When hearing Virginia medical malpractice cases, courts enforce a strict set of procedural rules to ensure that cases proceed through the system in an orderly and efficient manner. While perhaps most cases are resolved without significant litigation over one party’s compliance with a procedural rule, occasionally the question of whether a party complied with a rule is the focus of significant litigation.
Virginia procedural rules are very important because a party’s failure to follow the rules may result in serious sanctions, including the dismissal of a case or a judgment entered in favor of the opposing party. A recent appellate decision in a medical malpractice case illustrates how one plaintiff’s failure to diligently pursue her case resulted in her case’s dismissal.
The Facts of the Case
The plaintiff claimed that the defendant hospital was responsible for an injury she received while being treated at the hospital in 2003. In 2005, the plaintiff filed her first medical malpractice case against the hospital, but, since she failed to attached a required expert affidavit, the plaintiff voluntarily withdrew her case in 2007 with the intention of obtaining the affidavit and refiling the case.
On the following day, the plaintiff filed her second case against the hospital. However, for undisclosed reasons, the plaintiff also withdrew this case a year later and filed her third case against the same hospital that same day. After the plaintiff’s third case was filed, the defendant sought dismissal, arguing that the plaintiff had waited too long to file the case and that the statute of limitations now barred the plaintiff’s claims.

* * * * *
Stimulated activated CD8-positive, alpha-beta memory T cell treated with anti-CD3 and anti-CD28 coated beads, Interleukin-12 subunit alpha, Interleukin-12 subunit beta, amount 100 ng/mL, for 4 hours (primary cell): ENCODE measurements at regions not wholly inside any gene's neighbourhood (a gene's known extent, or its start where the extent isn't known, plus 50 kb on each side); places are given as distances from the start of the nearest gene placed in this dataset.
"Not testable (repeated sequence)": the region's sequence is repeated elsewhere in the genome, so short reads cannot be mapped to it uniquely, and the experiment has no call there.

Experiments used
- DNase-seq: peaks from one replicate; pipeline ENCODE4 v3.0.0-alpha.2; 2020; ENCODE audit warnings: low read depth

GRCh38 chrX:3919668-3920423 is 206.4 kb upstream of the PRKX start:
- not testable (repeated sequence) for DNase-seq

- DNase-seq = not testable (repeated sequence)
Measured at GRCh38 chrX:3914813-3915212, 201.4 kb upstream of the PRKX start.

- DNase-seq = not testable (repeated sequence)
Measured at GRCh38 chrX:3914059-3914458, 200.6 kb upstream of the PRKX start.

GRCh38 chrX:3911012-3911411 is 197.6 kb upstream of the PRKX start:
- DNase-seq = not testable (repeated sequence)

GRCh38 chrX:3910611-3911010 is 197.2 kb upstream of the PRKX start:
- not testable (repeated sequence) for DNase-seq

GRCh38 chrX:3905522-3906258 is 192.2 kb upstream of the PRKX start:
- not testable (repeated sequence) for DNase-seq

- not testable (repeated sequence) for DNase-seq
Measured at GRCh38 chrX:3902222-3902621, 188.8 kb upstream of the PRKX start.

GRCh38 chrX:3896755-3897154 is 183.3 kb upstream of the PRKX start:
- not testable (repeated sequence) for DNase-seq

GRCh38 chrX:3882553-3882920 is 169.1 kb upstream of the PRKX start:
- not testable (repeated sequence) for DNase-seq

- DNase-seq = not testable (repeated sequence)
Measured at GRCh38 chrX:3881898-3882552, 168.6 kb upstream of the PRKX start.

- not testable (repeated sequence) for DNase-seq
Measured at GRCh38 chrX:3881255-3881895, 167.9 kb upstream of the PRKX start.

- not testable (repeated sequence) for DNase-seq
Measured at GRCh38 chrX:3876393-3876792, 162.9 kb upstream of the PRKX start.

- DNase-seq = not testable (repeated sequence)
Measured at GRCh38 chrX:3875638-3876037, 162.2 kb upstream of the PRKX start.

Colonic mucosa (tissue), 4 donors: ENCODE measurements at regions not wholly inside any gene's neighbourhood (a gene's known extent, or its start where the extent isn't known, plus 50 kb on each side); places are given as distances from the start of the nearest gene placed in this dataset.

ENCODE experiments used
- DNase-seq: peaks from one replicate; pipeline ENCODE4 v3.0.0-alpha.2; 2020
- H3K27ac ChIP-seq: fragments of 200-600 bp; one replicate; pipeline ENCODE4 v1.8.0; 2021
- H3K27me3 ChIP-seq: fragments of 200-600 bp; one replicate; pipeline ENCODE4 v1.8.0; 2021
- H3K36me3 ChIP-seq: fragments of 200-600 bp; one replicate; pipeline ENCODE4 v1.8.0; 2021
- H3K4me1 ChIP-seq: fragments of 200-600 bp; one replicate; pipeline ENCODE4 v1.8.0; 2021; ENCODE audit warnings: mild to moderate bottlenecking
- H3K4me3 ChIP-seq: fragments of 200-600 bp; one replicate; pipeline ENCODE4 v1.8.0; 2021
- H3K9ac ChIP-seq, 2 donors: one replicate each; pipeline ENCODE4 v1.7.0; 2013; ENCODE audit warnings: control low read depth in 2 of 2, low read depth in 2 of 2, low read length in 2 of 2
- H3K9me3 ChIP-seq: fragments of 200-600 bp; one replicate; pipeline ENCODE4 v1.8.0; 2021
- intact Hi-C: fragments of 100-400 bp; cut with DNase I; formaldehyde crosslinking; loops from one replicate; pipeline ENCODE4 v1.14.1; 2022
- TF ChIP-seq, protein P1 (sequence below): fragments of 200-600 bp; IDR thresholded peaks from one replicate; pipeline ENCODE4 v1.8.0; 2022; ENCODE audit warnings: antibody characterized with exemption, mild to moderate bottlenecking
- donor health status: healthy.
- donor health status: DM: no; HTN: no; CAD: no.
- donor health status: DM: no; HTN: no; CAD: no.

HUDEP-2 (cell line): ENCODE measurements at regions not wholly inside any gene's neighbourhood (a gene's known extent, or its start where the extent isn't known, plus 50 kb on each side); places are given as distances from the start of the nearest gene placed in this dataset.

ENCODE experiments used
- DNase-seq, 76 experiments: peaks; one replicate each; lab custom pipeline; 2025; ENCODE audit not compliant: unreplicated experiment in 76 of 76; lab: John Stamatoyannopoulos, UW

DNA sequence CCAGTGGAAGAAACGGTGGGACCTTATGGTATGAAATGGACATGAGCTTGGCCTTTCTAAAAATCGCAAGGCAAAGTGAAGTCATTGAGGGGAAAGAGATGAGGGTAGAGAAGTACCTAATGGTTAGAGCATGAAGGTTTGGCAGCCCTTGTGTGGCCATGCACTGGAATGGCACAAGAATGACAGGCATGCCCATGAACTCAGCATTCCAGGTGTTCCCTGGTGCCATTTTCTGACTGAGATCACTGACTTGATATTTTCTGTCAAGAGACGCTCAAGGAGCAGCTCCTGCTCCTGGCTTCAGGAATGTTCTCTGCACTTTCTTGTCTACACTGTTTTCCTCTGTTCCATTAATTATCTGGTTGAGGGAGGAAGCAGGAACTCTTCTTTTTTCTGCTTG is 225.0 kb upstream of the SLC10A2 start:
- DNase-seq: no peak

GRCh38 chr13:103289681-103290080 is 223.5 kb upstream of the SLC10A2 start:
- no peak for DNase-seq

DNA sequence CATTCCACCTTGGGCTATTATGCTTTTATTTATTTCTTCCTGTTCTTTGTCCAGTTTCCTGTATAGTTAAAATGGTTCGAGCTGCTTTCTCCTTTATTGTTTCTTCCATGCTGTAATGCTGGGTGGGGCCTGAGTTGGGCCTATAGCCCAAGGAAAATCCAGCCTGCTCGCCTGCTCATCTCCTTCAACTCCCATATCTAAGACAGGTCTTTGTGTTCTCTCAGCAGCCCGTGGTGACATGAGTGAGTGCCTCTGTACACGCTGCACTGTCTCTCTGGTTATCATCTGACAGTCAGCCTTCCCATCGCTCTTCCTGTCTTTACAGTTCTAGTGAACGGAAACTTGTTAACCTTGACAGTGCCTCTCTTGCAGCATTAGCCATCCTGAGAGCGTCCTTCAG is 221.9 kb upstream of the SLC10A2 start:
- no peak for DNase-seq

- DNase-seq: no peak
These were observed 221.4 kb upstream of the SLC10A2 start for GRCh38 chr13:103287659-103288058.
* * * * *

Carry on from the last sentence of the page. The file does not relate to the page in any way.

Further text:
The parties litigated the timeliness of the case for several years, and ultimately in 2010, the court determined that the plaintiff’s case was timely and could proceed toward trial. However, in the five years after that decision, the plaintiff did little to pursue her claim. Specifically, the plaintiff filed just two notices of deposition and deposed only one of the witnesses.
Eventually, in 2015, the hospital sought dismissal of the case based on its inactivity. The plaintiff explained that one witness had moved and that the hospital was not being forthcoming regarding information necessary to her case. The plaintiff also claimed that dismissal at this point would effectively prevent her from ever seeking compensation for her injuries because the statute of limitations had expired. The court, however, was not persuaded by the plaintiff’s explanation of the delay and agreed to dismiss the plaintiff’s case.
Have You Been Injured Due to Virginia Medical Malpractice?
If you or a loved one has recently been a victim of negligent medical care, you may be entitled to monetary compensation through a Virginia medical malpractice lawsuit. The dedicated Virginia personal injury attorneys at the law offices of The Schupak Law Firm have extensive experience handling a wide range of complex Virginia personal injury and medical malpractice cases, including those involving nuanced procedural arguments. Call 703-491-7070 to schedule a free consultation with an attorney to discuss your case today.
See More Blog Posts:
Court Upholds Slip-and-Fall Plaintiff’s Verdict over Defendant’s Sufficiency Challenge, Virginia Injury Lawyers Blog, September 6, 2017.
NFL Brain Injury Update: CTE More Common than Originally Thoughts, Virginia Injury Lawyers Blog, August 8, 2017.